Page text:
2019 has been a breakthrough year for a lot of gospel music’s most underrated artists on the American side of the Atlantic, and for my money, there isn’t another act that is making quite the affective statement that bluegrass’ LaTresa & the Signal are in their latest record, the simple but straight The Blood and the River, which is out now everywhere that independent music is sold and streamed. “Lazarus,” “The Valley with My Lord,” “My Prayer” and “Where Angels Abide (Russell’s Song)” don’t even make up half of this album’s contents, and though their evocative depth and ample substance could have made for an interesting extended play, LaTresa & the Signal didn’t stop there, and included eight touching tunes in addition to these sparkling gems.
There’s nothing rushed about The Blood and the River; if you ask me, it’s more than evident that there was some serious time, effort and labor that went into hammering out the refined points of “In the Valley,” “Would You Walk with Jesus” and “Bright Star.” A lot of bands that have a mission similar to that of LaTresa & the Signal’s have been taking the minimalist approach to songwriting in the late 2010s, but this record embraces the eclectic, and moreover, the excesses that a graceful melody can provide.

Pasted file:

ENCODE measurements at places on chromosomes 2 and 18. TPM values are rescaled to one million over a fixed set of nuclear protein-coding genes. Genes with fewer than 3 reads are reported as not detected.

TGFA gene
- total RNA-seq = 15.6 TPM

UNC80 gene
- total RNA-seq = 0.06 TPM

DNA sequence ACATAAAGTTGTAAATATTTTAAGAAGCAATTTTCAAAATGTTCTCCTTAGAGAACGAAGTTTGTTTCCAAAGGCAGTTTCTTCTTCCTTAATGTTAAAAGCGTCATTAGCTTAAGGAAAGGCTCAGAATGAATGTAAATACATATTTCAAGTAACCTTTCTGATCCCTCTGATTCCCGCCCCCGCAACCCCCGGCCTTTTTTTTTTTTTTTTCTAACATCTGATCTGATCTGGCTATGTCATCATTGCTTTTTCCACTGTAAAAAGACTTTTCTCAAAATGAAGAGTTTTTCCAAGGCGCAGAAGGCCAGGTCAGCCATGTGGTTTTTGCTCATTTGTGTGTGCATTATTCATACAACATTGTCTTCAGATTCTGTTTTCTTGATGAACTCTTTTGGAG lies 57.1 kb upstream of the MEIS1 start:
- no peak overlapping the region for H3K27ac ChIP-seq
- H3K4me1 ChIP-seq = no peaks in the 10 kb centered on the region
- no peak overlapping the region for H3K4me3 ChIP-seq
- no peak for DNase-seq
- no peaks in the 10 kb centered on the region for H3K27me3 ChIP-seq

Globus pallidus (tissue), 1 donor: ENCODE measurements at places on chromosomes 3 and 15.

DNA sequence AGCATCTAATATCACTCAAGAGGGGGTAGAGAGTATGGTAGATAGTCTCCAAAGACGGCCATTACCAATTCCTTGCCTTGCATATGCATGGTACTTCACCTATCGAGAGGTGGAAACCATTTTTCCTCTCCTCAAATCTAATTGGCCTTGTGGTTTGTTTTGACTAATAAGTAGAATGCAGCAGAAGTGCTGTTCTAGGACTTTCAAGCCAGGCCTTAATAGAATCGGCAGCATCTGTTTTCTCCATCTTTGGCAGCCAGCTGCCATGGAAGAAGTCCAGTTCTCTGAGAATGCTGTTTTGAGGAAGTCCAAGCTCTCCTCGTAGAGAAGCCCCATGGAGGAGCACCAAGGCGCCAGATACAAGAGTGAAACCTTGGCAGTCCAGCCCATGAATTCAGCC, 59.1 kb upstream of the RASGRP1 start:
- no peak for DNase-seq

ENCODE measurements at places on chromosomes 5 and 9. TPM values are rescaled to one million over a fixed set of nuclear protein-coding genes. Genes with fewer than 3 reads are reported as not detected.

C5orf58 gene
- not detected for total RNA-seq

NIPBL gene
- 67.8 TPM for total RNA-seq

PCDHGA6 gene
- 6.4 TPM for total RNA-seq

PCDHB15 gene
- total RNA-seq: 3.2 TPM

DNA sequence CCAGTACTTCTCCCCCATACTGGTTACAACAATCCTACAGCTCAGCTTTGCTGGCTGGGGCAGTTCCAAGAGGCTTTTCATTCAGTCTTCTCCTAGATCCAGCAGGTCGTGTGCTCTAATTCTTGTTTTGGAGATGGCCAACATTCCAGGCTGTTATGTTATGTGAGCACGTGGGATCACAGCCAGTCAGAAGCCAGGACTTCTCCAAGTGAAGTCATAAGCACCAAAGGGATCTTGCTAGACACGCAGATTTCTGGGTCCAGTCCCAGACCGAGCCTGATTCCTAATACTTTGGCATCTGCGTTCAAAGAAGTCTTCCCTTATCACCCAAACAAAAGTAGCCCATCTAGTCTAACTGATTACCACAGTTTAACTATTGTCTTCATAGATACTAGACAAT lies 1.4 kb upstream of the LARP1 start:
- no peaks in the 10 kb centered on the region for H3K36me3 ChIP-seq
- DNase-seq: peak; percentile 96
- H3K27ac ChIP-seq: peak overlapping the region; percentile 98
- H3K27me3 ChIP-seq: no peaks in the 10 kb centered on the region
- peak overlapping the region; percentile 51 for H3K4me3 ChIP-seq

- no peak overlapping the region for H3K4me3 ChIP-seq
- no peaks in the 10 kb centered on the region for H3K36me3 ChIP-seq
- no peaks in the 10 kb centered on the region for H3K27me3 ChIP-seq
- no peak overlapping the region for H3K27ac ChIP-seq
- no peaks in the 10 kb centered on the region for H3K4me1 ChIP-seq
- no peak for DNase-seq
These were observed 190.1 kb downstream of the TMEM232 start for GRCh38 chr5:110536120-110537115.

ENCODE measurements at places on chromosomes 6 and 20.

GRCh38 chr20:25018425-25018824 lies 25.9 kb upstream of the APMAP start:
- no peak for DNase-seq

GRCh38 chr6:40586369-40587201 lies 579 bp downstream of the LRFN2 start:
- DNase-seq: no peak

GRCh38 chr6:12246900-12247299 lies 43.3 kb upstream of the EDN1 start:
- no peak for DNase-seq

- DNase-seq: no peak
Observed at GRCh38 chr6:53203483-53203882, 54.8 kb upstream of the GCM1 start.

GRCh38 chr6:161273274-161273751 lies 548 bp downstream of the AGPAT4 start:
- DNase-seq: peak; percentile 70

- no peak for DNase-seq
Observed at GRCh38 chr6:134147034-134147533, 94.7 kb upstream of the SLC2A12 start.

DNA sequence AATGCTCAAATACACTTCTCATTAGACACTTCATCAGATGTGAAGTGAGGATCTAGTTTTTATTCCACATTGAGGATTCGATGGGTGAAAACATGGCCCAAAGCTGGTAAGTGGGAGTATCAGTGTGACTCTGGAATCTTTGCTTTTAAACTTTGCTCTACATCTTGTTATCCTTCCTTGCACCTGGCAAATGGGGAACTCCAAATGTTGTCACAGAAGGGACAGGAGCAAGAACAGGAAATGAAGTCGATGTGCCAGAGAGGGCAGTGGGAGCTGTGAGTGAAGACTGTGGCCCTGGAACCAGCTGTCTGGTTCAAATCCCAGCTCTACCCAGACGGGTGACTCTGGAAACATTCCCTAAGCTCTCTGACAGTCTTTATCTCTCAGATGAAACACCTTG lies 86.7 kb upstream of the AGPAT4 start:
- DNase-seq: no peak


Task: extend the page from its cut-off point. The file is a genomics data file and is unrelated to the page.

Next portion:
The Blood and the River is missing one element that I’ve found in most every LP that I’ve reviewed in bluegrass and gospel alike lately – production frills. Though the music is larger than life, particularly in songs where one would expect a lot less grandeur (see “Now I Am Redeemed” to understand what I mean), the mix isn’t intrusive or scooped in the same way that a modern, stadium-shaking country record would be. It’s a conceptual means of making music for these times, but an inventive facet of this group’s studio persona just the same.
Bluegrass and gospel music have always been closer than most genres are, but their marriage sounds a lot more seamless in this album than it has in the recent hybridity we’ve heard out of the Nashville underground. “The Mountain,” the title track, “When I Cross the River” and “Where Angels Abide (Russell’s Song)” are difficult to categorize by conventional critical measurements, but my gut tells me that this was completely intentional on the part of the band. They don’t want to be boxed into a specific scene here – if they did, I doubt they would be as willing to wear their hearts, and influences, on their sleeve as much as they do in this album.
I cannot wait to see LaTresa & the Signal live and in person sometime soon, as there’s definitely no debating that the music of The Blood and the River was meant to be heard amongst a crowd of worshiping bluegrass fans, whose energy would only fuel the performance of the group on stage. This record doesn’t pull any punches and arrives stocked with a litany of layered harmonies that will keep dedicated audiophiles plenty busy this season, and if you haven’t heard this band’s work before, I would recommend this piece as a great place to start.
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